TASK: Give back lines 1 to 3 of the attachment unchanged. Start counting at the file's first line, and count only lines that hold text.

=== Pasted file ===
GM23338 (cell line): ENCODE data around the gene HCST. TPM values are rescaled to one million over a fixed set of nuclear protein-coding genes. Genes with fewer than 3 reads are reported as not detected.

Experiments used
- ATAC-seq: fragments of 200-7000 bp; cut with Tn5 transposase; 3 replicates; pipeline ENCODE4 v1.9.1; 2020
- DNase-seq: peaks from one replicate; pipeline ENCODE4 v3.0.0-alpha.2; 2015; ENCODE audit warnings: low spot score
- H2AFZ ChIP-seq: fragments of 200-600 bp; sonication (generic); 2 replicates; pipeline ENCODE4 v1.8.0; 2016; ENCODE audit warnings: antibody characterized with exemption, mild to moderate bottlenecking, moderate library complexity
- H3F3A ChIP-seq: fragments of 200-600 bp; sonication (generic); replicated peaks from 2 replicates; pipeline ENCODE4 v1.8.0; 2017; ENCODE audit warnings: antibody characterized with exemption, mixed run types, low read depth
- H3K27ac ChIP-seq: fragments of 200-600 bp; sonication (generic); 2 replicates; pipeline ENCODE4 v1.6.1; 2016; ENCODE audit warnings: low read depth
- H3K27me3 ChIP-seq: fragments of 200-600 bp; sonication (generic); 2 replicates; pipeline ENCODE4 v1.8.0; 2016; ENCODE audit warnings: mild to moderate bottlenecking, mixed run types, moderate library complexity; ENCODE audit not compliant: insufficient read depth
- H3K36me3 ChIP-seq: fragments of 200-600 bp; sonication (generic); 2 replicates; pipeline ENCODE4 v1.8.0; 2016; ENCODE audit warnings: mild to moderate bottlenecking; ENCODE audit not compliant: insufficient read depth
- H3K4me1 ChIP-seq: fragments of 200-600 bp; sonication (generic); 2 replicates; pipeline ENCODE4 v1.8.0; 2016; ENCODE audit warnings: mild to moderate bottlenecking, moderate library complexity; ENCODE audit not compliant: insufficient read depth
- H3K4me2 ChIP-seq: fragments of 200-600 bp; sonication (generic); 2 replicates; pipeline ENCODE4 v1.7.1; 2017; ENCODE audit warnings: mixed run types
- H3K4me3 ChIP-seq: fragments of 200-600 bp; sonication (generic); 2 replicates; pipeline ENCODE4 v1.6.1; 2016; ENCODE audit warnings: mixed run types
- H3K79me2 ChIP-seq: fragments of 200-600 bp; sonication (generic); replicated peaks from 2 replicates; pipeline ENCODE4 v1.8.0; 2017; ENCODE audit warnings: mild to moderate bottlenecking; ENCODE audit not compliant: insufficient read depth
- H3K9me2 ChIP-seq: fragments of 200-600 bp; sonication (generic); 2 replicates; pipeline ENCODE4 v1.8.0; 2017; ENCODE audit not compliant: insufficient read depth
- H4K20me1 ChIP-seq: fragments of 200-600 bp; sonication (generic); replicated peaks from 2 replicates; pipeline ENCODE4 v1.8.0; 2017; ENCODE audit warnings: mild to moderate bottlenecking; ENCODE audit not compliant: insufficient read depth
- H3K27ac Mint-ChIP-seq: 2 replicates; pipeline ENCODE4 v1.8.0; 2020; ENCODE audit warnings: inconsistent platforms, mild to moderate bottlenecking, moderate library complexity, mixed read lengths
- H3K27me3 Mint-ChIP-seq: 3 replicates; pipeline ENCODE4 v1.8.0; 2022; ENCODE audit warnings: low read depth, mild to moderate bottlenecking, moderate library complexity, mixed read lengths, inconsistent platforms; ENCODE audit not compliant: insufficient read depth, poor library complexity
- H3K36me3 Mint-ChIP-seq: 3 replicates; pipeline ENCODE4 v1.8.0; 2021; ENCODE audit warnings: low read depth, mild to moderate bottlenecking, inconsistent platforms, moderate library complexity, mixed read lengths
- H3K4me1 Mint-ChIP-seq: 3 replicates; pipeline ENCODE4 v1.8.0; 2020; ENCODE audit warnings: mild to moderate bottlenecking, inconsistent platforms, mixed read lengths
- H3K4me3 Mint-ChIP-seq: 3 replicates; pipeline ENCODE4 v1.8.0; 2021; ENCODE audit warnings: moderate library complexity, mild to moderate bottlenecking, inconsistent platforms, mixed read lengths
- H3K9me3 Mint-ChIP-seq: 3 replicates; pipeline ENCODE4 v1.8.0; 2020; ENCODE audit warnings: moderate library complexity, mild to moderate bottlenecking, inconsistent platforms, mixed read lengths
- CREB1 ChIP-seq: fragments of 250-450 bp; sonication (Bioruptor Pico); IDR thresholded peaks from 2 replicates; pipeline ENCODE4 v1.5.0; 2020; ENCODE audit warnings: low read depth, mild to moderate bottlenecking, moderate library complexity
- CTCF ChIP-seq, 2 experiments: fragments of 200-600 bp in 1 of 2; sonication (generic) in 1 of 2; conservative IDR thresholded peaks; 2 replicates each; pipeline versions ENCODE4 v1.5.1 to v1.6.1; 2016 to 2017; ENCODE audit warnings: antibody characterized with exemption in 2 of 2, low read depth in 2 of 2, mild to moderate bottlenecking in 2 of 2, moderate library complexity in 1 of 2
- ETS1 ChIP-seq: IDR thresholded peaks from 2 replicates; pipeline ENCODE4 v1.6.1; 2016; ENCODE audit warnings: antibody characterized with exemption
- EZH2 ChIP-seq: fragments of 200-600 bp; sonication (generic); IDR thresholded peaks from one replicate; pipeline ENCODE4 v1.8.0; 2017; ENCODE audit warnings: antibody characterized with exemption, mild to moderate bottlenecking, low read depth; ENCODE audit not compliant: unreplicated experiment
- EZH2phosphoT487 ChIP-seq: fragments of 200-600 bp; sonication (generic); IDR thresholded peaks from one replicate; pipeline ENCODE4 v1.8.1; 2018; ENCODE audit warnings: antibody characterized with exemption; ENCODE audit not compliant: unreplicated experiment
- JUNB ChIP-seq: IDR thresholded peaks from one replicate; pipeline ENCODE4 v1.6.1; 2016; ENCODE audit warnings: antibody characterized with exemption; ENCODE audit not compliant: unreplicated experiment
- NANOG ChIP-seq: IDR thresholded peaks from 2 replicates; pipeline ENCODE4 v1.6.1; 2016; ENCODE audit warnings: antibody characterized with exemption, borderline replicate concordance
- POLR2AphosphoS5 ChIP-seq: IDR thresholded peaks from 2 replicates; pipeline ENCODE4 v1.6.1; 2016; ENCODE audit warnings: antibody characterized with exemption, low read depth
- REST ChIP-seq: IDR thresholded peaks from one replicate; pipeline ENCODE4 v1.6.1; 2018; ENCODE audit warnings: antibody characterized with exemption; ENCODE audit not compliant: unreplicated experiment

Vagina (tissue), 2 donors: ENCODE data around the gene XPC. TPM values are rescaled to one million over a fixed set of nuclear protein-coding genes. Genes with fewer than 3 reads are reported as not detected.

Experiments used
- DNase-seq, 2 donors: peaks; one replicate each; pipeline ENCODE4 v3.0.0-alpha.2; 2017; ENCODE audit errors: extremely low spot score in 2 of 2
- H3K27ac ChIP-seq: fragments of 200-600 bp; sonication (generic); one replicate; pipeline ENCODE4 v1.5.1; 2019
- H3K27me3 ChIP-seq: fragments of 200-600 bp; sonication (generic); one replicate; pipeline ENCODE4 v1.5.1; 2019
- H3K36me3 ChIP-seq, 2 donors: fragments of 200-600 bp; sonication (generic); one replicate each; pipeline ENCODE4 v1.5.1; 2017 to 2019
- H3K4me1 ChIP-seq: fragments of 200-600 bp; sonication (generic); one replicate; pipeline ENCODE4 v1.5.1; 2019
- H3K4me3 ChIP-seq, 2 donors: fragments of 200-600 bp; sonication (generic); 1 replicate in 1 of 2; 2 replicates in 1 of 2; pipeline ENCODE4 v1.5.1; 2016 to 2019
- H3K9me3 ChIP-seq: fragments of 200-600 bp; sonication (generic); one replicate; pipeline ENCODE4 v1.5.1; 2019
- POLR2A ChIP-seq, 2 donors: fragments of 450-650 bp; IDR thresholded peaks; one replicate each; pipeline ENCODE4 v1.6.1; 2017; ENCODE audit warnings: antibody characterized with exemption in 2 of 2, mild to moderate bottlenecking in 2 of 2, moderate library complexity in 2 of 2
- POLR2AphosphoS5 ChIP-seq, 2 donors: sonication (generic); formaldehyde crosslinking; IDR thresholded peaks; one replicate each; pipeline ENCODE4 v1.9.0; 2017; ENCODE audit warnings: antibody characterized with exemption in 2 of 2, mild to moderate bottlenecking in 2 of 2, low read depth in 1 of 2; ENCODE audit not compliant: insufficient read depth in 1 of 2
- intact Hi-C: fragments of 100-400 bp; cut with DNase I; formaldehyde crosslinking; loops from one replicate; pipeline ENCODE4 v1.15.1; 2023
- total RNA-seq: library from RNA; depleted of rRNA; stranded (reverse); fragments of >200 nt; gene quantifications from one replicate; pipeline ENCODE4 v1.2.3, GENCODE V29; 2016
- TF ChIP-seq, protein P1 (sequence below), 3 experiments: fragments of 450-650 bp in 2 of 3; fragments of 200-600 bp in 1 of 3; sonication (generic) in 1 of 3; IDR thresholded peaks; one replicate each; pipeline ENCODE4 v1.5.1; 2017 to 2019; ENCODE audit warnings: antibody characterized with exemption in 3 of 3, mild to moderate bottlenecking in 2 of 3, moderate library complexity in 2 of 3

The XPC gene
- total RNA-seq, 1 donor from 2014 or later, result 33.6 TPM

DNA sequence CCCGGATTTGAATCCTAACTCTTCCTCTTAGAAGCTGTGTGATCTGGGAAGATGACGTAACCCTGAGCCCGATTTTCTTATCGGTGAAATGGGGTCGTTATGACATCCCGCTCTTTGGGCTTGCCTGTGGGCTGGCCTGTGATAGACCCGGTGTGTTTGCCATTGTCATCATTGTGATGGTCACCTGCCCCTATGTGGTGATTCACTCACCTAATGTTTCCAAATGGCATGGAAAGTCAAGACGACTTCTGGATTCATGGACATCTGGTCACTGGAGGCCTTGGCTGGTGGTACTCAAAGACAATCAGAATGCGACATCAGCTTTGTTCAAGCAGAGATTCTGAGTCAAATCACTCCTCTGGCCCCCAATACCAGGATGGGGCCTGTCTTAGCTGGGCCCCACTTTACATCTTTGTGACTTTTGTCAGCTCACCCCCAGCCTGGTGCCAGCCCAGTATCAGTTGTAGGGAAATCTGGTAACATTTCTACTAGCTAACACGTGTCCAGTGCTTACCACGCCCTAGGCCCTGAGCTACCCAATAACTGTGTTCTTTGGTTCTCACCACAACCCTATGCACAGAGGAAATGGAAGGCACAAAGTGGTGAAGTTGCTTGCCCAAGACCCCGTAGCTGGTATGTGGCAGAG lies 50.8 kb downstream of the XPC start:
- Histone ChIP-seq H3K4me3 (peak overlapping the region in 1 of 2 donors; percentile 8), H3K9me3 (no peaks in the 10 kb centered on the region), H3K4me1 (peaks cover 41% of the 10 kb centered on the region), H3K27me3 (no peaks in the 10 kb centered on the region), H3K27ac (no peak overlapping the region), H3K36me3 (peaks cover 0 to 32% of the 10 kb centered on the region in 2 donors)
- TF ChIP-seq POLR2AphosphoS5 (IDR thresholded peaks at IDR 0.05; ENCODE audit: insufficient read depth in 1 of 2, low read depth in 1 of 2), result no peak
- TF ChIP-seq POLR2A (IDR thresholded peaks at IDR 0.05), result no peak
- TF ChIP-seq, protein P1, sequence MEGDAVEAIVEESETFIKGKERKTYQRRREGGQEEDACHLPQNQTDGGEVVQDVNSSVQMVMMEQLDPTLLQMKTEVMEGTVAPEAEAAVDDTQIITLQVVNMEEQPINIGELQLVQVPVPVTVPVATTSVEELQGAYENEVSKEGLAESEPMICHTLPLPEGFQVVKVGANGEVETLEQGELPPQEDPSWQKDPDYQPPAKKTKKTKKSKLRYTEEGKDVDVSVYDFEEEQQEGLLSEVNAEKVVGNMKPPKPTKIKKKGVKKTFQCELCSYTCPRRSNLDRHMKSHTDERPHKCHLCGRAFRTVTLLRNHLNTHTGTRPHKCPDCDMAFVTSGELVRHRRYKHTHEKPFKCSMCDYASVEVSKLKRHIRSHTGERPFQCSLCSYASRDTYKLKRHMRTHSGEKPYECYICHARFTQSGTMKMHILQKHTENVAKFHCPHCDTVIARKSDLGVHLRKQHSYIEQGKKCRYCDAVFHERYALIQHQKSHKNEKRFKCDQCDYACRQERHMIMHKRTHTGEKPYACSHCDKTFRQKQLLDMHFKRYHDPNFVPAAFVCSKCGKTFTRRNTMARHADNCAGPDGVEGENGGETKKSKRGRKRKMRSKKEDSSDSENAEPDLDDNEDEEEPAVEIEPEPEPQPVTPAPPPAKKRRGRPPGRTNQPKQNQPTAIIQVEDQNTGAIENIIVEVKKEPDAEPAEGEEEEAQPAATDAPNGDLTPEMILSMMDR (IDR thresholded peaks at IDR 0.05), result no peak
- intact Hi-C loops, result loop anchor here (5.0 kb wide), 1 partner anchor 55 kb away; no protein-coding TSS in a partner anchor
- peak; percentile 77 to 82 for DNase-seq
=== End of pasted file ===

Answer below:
GM23338 (cell line): ENCODE data around the gene HCST. TPM values are rescaled to one million over a fixed set of nuclear protein-coding genes. Genes with fewer than 3 reads are reported as not detected.

Experiments used
- ATAC-seq: fragments of 200-7000 bp; cut with Tn5 transposase; 3 replicates; pipeline ENCODE4 v1.9.1; 2020